I've come to the following conclusion: Christmas on Sunday is a double whammy of awesomeness.
I remember celebrating Christmas on Sunday when I was young. The thing I remember most is that I thought it was novel (and beyond exciting) that we only had to go to one church meeting. (I must admit: I still find it exciting.) Other than that, Christmas on Sunday generally seemed a little less thrilling and more subdued—and when you look forward to that day all year long, subdued is not what you really want.
As I've thought about the circumstances of Christmas this year, though, I can honestly say I'm thrilled to be celebrating Christmas on Sunday. I won't be as tempted to sit lounging in pajamas all day in a post-present, post-food stupor. Instead, I will have good reason to pull myself away from my own sphere, worship the Savior in word and song with other believers, and continue to really consider Him all day long. (I can now appreciate why Catholics, and other religions, attend meetings right before or on Christmas—it's a wonderful way to remember what the day is for.)
So, unlike Halloween on a Sunday, Christmas on a Sunday seems to fit perfectly. The day can, I think, augment the holiday even more. After all, what better way to honor the Savior's birth and life than by celebrating it in a Sabbath fashion?
That said, this year's celebration will likely see a few alterations among LDS families. Here are a couple different ideas to still celebrate the day and honor the Sabbath:
Do the big dinner on Christmas Eve. Yes, it might be a break in tradition for your family not to have it on Christmas Day. But allow me to share one of my favorite quotes about tradition, from Lloyd Newell (announcer for Music and the Spoken Word): "What may have worked last time, what may have worked 20 years ago, may no longer be the best tradition for a dynamic family unit. Adjusting traditions and not just doing 'what’s always been done' is good for families."
Before I read this a few years ago, I was a "tradition or nothing" kind of person; things HAD to be done the way they had always been done. But once I read this, I realized: we aren't made for traditions; they're made for us. And when they don't work, it's silly to compromise ourselves (or our sanity) in order to keep them. So this year, think about what traditions might not fit for a Sunday observance, such as the big dinner. Or a Christmas Day movie. Or the polar bear swim. And do something new.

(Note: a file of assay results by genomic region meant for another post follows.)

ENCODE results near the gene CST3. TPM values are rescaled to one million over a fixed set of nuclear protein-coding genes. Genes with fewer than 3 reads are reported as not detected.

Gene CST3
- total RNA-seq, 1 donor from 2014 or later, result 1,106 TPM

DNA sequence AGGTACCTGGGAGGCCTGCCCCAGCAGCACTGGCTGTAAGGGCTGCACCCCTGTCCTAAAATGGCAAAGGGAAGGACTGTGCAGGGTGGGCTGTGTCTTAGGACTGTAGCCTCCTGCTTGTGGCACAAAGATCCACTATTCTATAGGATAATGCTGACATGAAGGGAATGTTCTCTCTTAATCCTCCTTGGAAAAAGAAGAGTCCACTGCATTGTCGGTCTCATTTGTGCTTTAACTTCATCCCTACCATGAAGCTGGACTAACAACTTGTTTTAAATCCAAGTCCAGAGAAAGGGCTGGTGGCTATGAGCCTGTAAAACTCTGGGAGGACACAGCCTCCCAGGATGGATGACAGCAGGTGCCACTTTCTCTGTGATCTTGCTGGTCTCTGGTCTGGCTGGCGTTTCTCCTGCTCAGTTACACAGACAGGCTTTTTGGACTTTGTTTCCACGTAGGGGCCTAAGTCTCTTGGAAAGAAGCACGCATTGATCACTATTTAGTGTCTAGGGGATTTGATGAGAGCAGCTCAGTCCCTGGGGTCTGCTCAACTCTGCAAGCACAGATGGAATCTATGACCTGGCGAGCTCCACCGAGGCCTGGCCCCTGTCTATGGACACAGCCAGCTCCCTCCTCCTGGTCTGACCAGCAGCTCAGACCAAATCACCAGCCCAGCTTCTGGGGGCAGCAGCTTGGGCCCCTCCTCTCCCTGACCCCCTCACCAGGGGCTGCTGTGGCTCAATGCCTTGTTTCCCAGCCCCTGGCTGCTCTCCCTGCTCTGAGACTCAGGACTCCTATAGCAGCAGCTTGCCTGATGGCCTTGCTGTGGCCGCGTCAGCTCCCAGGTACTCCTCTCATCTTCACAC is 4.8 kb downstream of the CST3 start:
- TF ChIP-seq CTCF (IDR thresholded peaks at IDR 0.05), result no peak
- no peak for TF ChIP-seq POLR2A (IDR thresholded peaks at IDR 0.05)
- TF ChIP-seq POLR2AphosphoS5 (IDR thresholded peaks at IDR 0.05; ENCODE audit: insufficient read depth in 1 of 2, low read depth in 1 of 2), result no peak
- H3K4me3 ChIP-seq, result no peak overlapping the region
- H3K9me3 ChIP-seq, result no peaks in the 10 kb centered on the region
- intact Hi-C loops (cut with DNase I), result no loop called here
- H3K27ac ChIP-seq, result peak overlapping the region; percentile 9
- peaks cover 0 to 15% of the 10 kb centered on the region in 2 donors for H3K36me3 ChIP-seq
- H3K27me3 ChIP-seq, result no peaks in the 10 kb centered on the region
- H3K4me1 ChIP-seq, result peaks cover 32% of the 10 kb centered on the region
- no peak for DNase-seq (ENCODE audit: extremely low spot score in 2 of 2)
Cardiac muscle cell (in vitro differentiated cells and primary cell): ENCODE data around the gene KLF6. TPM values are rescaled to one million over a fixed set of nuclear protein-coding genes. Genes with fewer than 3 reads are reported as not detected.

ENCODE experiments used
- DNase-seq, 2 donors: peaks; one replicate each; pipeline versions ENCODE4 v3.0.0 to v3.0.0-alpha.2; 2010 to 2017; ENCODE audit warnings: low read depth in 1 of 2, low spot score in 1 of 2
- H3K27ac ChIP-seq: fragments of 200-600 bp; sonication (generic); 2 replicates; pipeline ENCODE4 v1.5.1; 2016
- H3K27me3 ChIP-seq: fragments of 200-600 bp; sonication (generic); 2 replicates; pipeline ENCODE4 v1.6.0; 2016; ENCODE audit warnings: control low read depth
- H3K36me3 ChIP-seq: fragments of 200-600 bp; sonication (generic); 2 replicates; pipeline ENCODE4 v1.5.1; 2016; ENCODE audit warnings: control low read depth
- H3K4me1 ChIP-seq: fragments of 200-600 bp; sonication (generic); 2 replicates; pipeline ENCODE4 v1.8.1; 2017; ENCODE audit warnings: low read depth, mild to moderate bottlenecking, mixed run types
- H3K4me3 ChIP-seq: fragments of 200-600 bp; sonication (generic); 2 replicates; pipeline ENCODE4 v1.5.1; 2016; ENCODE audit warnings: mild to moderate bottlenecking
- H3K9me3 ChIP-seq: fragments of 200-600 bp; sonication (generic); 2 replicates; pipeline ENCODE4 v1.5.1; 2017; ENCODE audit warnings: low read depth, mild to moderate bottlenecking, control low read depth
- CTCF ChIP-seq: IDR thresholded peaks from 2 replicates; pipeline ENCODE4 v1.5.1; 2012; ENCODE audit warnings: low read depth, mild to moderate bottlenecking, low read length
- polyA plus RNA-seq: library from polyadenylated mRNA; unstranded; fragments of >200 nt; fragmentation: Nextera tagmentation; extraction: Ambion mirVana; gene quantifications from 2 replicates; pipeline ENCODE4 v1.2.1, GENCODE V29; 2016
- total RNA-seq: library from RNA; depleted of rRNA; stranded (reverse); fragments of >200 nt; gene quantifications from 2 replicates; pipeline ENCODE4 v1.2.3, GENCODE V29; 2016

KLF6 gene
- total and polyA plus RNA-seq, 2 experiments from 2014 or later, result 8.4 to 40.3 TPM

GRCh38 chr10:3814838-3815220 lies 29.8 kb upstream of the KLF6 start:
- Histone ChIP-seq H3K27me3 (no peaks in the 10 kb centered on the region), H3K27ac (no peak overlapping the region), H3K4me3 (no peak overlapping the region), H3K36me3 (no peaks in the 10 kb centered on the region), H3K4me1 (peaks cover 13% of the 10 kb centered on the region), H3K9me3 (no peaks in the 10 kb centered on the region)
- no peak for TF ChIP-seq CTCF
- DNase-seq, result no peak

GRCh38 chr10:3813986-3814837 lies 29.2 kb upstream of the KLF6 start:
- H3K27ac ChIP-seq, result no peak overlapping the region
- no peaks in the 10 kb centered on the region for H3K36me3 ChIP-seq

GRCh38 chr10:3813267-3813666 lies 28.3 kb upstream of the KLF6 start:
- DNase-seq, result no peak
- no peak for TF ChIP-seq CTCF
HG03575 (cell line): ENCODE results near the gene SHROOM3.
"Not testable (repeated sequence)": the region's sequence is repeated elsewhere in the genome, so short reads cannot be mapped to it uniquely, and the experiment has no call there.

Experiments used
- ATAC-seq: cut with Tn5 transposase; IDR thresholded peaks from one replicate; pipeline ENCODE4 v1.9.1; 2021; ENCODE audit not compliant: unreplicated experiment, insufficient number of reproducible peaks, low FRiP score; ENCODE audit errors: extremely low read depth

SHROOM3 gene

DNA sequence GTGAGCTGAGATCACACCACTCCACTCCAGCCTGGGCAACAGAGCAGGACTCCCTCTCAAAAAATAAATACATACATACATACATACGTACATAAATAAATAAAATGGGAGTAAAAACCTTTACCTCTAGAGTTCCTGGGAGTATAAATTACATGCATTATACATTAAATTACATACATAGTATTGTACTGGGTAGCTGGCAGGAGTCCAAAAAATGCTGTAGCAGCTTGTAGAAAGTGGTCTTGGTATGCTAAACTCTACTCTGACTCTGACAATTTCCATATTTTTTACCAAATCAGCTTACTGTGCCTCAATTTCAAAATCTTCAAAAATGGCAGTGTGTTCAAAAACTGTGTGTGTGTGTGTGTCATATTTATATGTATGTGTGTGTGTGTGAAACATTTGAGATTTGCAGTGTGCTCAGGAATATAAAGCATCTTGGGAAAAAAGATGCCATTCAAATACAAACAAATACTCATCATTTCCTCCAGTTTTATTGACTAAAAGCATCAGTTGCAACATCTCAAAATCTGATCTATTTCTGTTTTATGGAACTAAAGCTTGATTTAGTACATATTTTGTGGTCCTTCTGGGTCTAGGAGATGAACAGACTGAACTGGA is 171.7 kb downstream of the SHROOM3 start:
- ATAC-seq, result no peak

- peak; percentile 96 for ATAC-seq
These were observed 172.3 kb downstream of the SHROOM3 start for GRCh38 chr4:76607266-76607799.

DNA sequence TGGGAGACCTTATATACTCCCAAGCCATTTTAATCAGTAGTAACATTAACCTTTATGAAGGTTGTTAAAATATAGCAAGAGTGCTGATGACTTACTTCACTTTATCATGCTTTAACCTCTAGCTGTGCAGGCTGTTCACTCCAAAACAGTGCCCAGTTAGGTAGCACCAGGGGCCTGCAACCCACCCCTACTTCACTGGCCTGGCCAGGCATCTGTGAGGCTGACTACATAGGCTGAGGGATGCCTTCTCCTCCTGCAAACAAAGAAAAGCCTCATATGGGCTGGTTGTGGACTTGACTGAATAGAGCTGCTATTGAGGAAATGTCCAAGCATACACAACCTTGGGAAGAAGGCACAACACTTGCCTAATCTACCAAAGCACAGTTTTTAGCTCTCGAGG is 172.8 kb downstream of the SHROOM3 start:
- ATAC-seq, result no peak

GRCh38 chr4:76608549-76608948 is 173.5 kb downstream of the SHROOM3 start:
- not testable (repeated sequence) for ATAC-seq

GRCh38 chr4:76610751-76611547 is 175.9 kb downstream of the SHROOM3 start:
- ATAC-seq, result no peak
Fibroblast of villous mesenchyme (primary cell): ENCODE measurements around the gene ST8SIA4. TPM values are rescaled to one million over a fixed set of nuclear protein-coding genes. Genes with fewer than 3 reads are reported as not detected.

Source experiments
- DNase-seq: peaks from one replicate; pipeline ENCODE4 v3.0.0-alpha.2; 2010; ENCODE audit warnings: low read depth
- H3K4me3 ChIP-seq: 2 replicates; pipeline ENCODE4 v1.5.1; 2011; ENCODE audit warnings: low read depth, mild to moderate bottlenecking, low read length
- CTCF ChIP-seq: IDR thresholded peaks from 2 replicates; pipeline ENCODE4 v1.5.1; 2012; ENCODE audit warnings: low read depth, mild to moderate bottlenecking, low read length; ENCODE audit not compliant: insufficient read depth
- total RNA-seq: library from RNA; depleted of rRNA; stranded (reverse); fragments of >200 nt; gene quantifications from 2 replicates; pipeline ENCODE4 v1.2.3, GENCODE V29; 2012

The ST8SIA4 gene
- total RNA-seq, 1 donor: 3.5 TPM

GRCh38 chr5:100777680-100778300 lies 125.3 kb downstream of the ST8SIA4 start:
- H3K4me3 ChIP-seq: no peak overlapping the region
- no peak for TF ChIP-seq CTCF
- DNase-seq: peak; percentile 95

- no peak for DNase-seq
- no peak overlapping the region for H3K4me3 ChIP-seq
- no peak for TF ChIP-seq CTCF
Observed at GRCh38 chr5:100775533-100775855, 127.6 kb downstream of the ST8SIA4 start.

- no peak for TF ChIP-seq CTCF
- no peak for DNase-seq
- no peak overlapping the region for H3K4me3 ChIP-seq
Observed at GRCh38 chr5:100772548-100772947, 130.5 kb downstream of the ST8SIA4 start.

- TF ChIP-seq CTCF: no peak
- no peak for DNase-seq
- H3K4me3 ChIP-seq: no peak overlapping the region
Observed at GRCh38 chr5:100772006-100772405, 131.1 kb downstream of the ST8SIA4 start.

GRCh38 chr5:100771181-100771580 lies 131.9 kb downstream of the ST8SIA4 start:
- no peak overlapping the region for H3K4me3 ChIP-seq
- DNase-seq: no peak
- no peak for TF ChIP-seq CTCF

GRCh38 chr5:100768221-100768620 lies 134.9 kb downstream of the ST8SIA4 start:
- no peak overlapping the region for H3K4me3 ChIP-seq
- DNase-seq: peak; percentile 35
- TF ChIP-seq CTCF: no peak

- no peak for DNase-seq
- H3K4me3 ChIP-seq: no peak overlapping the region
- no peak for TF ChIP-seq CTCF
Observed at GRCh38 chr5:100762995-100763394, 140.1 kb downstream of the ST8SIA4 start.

Give "thank you" cards as stocking stuffers and gently encourage your family to use the down time of the Sabbath to write heartfelt thank you's to those who gave them gifts. This Sabbath activity sometimes gets overlooked, but writing letters (especially letters of gratitude) is a great way to spend time on this special day.
Sometime during the day, conduct a "silent lesson" about Christ's birth with your family. (Click here for the lesson material.) I remember having this lesson years ago in Young Women, and I still remember it as a special, testimony-building experience. This is a lesson that explores the Savior's birth, but due to its reverence, allows for extra introspection and thought. If you have younger children (and since this lesson works better for teenagers and up), consider acting out the nativity with our "Kid-friendly Nativity Script."
One final note: Many of my family's traditions will still work with a Sunday Christmas, and I'm sure yours will, too. But the attitude of a Sunday seems to fit Christmas in such a way that I can only think about this year's holiday with added anticipation. The spirit of worship will make the day even more special—and I'm sure on that day, as now, I'll wonder why I never thought to celebrate Christmas that way before.
What traditions, if any, will you be changing for this year's Sunday Christmas?